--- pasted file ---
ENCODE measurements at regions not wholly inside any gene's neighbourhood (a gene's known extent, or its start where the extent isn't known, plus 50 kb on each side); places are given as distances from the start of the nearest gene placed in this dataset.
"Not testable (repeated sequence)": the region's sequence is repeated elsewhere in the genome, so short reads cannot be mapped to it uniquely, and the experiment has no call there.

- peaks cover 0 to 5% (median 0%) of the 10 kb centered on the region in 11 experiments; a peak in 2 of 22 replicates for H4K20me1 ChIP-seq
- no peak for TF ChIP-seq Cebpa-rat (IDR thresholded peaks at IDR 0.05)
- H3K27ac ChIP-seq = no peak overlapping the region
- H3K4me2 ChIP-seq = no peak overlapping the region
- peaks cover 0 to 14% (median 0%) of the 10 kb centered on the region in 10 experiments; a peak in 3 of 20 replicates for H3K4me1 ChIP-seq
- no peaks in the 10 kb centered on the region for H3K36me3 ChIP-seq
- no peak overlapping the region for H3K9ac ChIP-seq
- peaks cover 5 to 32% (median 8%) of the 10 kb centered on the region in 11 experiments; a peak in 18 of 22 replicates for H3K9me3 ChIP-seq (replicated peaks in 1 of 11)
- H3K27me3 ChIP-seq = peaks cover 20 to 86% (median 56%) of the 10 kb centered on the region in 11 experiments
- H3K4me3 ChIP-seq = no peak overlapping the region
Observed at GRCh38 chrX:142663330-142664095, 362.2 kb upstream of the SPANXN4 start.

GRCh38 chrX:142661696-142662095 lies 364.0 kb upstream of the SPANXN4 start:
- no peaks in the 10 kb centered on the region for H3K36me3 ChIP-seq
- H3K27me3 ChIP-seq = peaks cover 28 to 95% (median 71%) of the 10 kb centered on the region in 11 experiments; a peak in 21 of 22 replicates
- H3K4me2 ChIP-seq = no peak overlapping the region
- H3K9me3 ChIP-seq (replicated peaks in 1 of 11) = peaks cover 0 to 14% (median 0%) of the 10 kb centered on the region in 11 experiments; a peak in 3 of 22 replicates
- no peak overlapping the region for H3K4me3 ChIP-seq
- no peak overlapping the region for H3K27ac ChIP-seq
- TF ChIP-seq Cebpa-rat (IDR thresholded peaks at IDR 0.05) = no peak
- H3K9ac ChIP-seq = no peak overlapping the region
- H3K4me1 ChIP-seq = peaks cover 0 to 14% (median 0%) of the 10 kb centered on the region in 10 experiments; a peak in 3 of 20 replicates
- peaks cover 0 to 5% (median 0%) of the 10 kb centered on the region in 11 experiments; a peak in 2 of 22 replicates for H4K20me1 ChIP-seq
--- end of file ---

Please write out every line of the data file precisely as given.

ENCODE measurements at regions not wholly inside any gene's neighbourhood (a gene's known extent, or its start where the extent isn't known, plus 50 kb on each side); places are given as distances from the start of the nearest gene placed in this dataset.
"Not testable (repeated sequence)": the region's sequence is repeated elsewhere in the genome, so short reads cannot be mapped to it uniquely, and the experiment has no call there.

- peaks cover 0 to 5% (median 0%) of the 10 kb centered on the region in 11 experiments; a peak in 2 of 22 replicates for H4K20me1 ChIP-seq
- no peak for TF ChIP-seq Cebpa-rat (IDR thresholded peaks at IDR 0.05)
- H3K27ac ChIP-seq = no peak overlapping the region
- H3K4me2 ChIP-seq = no peak overlapping the region
- peaks cover 0 to 14% (median 0%) of the 10 kb centered on the region in 10 experiments; a peak in 3 of 20 replicates for H3K4me1 ChIP-seq
- no peaks in the 10 kb centered on the region for H3K36me3 ChIP-seq
- no peak overlapping the region for H3K9ac ChIP-seq
- peaks cover 5 to 32% (median 8%) of the 10 kb centered on the region in 11 experiments; a peak in 18 of 22 replicates for H3K9me3 ChIP-seq (replicated peaks in 1 of 11)
- H3K27me3 ChIP-seq = peaks cover 20 to 86% (median 56%) of the 10 kb centered on the region in 11 experiments
- H3K4me3 ChIP-seq = no peak overlapping the region
Observed at GRCh38 chrX:142663330-142664095, 362.2 kb upstream of the SPANXN4 start.

GRCh38 chrX:142661696-142662095 lies 364.0 kb upstream of the SPANXN4 start:
- no peaks in the 10 kb centered on the region for H3K36me3 ChIP-seq
- H3K27me3 ChIP-seq = peaks cover 28 to 95% (median 71%) of the 10 kb centered on the region in 11 experiments; a peak in 21 of 22 replicates
- H3K4me2 ChIP-seq = no peak overlapping the region
- H3K9me3 ChIP-seq (replicated peaks in 1 of 11) = peaks cover 0 to 14% (median 0%) of the 10 kb centered on the region in 11 experiments; a peak in 3 of 22 replicates
- no peak overlapping the region for H3K4me3 ChIP-seq
- no peak overlapping the region for H3K27ac ChIP-seq
- TF ChIP-seq Cebpa-rat (IDR thresholded peaks at IDR 0.05) = no peak
- H3K9ac ChIP-seq = no peak overlapping the region
- H3K4me1 ChIP-seq = peaks cover 0 to 14% (median 0%) of the 10 kb centered on the region in 10 experiments; a peak in 3 of 20 replicates
- peaks cover 0 to 5% (median 0%) of the 10 kb centered on the region in 11 experiments; a peak in 2 of 22 replicates for H4K20me1 ChIP-seq